Should You Get a Full-Body MRI? Radiologists Aren't Sure the Benefits Outweigh the Risks

  • Maria Menounos recently shared how a full-body magnetic resonance image (MRI) helped doctors find a tumor on her pancreas.
  • Full-body MRIs are best for patients with multiple myeloma, prostate cancer, and melanoma, as well as individuals who have genetic mutations that predispose them to various cancers.
  • Experts note that while full-body MRIs cover more ground, they provide no difference in actual imaging compared to targeted MRIs.

Maria Menounos is recovery following a pancreatic cancer diagnosis, the TV journalist revealed earlier this month. Her path to detecting the cancer—through a full-body MRI scan—has prompted discussion on just how effective or necessary the imaging procedure is.

In an interview with People, Menounos shared that she was diagnosed with stage 2 pancreatic cancer in January 2023. After experiencing months of varied symptoms—leg cramps, a new-onset type 1 diabetes diagnosis, "excruciating" abdominal pain—and receiving an all-clear from her own medical team, Menounos agreed to do a whole-body MRI scan through a company called Prenuvo.

The scan detected a 3.9-centimeter mass on her pancreas, which was later confirmed as stage 2 pancreatic cancer. Following surgery to remove the tumor along with part of her pancreas, her spleen, a large fibroid, and 17 lymph nodes, Menounos is now considered to be cancer-free.

In her recovery, Menounos is shouting the praises of full-body MRI scans—an imaging procedure she believes should be available and utilized for all Americans.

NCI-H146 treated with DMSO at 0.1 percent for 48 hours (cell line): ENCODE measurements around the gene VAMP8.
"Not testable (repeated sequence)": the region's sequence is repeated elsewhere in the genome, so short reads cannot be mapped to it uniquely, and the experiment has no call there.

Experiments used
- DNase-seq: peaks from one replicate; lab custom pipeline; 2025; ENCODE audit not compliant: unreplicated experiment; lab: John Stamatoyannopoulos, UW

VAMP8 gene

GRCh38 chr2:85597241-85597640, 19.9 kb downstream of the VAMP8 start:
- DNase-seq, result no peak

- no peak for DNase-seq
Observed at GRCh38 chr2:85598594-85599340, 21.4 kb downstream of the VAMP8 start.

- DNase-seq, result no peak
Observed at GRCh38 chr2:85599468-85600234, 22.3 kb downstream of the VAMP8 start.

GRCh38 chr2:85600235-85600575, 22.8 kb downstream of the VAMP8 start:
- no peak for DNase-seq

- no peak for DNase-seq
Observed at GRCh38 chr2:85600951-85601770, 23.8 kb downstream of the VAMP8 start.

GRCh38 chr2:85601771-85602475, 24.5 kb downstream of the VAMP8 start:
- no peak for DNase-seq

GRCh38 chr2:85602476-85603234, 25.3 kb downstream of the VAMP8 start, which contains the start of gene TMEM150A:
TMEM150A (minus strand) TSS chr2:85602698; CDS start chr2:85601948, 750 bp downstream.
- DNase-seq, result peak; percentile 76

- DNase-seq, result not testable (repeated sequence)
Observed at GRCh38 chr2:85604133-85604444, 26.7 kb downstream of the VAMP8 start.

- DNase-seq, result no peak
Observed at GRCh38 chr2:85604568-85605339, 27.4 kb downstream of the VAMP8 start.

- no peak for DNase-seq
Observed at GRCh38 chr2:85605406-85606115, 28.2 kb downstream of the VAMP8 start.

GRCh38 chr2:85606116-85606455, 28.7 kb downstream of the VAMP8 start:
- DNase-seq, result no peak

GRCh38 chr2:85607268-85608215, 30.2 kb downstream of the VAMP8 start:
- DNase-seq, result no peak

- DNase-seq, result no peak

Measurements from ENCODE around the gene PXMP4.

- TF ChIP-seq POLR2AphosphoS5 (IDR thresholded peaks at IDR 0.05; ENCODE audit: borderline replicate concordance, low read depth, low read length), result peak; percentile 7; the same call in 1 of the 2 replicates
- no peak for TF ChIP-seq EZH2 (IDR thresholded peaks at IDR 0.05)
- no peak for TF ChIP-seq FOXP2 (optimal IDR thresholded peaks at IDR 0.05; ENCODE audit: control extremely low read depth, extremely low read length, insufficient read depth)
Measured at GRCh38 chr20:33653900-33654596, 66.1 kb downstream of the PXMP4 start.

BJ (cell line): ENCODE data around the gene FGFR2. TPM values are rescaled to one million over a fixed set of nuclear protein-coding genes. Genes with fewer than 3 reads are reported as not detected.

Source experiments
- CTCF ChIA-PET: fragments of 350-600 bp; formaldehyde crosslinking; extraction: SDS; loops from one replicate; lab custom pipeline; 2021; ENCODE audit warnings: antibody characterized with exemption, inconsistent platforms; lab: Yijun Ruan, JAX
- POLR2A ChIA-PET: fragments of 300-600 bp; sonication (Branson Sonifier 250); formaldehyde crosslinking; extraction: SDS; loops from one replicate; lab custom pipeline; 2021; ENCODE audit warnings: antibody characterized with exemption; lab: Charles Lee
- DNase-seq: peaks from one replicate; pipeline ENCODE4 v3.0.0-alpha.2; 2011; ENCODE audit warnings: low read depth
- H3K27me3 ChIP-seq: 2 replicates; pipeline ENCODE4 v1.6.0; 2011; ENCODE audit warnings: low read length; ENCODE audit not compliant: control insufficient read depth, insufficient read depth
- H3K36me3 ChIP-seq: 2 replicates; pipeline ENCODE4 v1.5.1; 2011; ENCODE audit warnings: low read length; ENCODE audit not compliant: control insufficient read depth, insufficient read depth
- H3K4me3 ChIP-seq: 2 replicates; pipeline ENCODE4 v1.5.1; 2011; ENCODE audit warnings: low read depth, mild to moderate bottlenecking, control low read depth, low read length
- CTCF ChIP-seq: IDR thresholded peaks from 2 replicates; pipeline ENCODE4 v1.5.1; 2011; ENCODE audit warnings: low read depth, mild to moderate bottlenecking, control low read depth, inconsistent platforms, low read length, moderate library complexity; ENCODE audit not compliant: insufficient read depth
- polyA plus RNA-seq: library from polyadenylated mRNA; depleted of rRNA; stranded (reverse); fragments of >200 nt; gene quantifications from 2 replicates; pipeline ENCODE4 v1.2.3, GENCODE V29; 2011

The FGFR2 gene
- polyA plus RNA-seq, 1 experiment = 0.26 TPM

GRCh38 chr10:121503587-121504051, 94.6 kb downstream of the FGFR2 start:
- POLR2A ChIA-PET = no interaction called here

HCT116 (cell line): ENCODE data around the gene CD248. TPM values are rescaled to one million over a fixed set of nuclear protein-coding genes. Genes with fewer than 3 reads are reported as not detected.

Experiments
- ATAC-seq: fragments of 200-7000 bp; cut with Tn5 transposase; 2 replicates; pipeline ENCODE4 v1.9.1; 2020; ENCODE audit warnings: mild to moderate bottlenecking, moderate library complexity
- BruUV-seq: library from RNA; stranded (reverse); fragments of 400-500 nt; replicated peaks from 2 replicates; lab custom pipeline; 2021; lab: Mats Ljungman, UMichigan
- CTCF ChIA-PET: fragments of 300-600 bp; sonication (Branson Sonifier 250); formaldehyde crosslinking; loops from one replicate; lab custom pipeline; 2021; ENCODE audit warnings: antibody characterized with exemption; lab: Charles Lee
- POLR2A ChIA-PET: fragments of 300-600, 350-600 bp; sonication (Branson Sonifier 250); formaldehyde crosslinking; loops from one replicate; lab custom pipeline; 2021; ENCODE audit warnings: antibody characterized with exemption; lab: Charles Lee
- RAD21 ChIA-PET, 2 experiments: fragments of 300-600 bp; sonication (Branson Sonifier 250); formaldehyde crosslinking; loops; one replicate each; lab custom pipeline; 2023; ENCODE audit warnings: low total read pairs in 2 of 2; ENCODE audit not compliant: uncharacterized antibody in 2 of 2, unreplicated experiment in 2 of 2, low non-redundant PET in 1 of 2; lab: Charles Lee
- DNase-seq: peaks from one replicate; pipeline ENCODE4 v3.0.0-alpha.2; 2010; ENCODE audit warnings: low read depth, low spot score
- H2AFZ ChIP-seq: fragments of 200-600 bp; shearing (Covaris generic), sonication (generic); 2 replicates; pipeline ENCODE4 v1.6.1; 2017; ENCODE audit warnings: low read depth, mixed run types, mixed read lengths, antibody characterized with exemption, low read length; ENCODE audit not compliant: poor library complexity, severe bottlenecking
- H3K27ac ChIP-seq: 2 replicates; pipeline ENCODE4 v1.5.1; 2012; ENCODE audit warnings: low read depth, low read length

"I’m working diligently to get this covered by insurance for people and it’s my mission," Menounos said in an interview with TODAY. "I’m going to get it covered for everyone to have an annual scan because it just makes sense."

Radiologists, however, aren't so quick to make such a sweeping recommendation. Despite Menounos' fortunate stage 2 diagnosis, the overall benefits of whole-body MRI scans in average-risk or asymptomatic people aren't clear.

"There's really no evidence-based findings to show that full-body MRI in a larger population will save lives," Zhen Jane Wang, MD, chief of abdominal imaging at the UCSF's Department of Radiology and Biomedical Imaging, told Health

But are there any instances in which it might make sense to get a whole-body MRI? Here's what you need to know.

Woman getting a MRI

Getty Images / ER Productions Limited

What Is a Full-Body MRI?

A full-body MRI, or whole-body MRI, uses strong magnetic fields and radio waves to scan the entire body, head to toe, and create detailed imagines of your insides. It takes around 40 to 60 minutes and can identify malignancies, inflammation, and obstructive growths inside your body.

The imaging system is typically utilized for people with multiple myeloma, prostate cancer, and melanoma, as well as individuals who have genetic mutations that predispose them to various cancers. In recent years, it’s been used for metastatic breast cancer, ovarian cancer, and lymphoma, too.

One such example: People who have a mutation in the p53 gene, which prevents DNA from repairing, have a very high risk of developing cancer and can benefit from a whole-body scan, even if they don’t have symptoms, explained Dr. Wang.

“That’s when we do a full-body MRI—we want to see if there are any cancers anywhere in the body in these patients [who have a] very high risk of cancer,” she said.

The key benefit to individuals receiving a full-body MRI is possibly catching cancer earlier, according to Ryan Brunsing, MD, PhD, radiologist and clinical assistant professor of radiology at Stanford Medicine. Full-body scans may also be used to determine the extent of cancer or track the cancer’s response to treatments like chemotherapy.

Recently, facilities, like Prenuvo, have opened up across the country that offer full-body MRIs to can detect cancer and other diseases.

“A single Prenuvo scan assesses almost all organs in the body and can detect solid tumors in the body at Stage 1,” Andrew Lacy, the CEO of Prenuvo, wrote in an email statement shared with Health.

Lacy also said that the company is working to make its scans available to all who want one.